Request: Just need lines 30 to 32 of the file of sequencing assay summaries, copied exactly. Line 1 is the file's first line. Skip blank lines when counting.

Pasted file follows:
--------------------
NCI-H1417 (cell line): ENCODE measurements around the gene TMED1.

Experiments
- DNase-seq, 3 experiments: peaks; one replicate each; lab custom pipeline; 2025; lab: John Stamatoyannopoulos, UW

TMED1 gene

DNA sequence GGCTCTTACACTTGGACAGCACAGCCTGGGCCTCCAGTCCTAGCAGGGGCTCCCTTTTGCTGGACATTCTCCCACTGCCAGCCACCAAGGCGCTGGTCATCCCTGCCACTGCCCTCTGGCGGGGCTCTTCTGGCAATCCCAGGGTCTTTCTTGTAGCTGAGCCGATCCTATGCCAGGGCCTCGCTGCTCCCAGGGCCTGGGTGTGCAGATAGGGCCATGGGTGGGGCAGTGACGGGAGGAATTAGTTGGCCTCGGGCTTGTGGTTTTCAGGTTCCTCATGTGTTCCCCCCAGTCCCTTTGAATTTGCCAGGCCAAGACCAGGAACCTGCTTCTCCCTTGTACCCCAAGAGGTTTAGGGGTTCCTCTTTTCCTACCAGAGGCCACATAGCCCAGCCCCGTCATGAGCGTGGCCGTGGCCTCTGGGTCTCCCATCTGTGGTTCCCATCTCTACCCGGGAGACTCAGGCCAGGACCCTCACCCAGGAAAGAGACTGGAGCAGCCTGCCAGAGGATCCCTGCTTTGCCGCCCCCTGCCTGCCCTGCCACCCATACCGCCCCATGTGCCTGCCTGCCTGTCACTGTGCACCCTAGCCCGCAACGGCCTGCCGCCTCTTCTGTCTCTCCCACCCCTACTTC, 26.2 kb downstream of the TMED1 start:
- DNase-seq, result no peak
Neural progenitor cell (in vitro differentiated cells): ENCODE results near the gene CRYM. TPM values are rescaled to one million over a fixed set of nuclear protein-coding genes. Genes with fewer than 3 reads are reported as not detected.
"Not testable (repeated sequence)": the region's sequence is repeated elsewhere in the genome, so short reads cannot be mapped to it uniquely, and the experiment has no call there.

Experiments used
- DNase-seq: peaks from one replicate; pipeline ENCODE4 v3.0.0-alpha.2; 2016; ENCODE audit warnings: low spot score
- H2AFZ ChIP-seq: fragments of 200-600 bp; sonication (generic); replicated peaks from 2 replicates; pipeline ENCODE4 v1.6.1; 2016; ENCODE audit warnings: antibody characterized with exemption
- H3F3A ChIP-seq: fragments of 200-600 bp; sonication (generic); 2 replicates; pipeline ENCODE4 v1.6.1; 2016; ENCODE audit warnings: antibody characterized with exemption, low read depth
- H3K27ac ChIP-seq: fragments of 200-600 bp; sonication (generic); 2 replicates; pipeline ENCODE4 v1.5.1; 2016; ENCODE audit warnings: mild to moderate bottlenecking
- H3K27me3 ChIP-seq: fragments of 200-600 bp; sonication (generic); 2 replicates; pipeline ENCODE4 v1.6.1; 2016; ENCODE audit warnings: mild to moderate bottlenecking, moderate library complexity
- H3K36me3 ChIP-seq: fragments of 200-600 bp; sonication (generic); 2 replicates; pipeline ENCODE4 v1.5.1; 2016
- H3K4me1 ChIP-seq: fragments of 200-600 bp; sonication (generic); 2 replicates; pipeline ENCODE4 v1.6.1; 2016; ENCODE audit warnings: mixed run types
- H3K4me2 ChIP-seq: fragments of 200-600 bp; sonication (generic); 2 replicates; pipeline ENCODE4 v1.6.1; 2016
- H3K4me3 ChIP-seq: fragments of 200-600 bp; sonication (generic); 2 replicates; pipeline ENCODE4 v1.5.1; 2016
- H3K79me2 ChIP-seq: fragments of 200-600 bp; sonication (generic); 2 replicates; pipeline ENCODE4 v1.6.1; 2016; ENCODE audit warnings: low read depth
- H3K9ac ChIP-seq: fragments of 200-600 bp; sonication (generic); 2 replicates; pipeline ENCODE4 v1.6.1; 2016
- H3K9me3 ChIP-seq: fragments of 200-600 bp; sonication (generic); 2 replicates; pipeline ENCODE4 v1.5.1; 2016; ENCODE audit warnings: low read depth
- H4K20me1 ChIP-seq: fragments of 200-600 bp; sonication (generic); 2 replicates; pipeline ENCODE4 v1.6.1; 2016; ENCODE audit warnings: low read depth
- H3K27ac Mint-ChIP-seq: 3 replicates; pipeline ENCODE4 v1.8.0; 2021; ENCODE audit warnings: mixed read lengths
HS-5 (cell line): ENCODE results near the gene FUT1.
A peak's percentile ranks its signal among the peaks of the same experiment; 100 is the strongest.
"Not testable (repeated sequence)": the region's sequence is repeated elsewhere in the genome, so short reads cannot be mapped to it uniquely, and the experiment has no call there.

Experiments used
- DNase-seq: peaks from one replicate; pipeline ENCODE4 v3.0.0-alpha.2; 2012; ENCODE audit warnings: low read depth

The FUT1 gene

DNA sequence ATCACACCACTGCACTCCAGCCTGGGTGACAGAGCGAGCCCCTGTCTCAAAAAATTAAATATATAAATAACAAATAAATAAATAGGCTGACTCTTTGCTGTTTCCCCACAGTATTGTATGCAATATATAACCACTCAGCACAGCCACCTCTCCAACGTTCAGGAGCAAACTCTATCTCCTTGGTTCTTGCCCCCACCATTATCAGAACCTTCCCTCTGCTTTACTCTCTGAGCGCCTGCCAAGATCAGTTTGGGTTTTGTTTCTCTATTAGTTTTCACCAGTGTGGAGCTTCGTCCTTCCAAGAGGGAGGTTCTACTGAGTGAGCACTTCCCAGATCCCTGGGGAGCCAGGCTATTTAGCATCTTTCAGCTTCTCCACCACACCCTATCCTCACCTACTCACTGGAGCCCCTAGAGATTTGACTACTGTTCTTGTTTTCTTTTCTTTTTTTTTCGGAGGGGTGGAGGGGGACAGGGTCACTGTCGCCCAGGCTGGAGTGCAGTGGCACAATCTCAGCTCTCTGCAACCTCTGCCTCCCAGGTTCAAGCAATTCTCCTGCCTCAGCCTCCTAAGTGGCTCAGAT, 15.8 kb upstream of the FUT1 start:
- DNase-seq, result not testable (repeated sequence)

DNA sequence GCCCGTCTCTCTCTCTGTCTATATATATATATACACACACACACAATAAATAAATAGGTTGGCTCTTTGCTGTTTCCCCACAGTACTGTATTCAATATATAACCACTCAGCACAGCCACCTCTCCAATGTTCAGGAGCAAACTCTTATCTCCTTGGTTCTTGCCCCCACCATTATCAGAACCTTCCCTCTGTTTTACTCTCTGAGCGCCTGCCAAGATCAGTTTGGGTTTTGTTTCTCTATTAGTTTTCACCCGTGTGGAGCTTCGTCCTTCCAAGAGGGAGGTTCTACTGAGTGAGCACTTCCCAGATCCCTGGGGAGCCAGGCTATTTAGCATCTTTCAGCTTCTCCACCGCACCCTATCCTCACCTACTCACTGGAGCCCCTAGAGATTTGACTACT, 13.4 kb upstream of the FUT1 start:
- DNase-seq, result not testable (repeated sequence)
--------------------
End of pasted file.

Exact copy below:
DNA sequence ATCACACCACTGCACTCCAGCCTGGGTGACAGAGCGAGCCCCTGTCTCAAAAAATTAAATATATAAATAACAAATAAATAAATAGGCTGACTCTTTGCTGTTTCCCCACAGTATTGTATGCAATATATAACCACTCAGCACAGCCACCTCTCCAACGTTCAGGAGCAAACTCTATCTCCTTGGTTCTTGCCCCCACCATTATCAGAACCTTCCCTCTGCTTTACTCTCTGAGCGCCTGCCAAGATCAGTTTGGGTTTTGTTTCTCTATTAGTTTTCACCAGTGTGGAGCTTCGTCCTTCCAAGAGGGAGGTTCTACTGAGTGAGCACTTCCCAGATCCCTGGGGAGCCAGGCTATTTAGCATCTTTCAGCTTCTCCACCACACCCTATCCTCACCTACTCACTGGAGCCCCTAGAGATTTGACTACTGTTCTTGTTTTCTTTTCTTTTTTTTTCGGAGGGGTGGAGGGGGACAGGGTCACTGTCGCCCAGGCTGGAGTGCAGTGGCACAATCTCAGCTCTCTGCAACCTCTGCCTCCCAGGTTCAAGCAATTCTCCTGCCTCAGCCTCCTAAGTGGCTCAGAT, 15.8 kb upstream of the FUT1 start:
- DNase-seq, result not testable (repeated sequence)

DNA sequence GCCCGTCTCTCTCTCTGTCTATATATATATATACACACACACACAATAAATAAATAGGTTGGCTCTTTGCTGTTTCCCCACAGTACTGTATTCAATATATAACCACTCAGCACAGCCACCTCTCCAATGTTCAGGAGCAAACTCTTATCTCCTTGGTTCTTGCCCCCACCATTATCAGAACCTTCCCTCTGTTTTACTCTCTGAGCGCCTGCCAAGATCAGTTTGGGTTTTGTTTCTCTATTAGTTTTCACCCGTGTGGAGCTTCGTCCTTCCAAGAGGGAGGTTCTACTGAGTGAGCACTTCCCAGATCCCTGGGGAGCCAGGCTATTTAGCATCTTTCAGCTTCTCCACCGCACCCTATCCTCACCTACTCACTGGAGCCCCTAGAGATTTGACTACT, 13.4 kb upstream of the FUT1 start: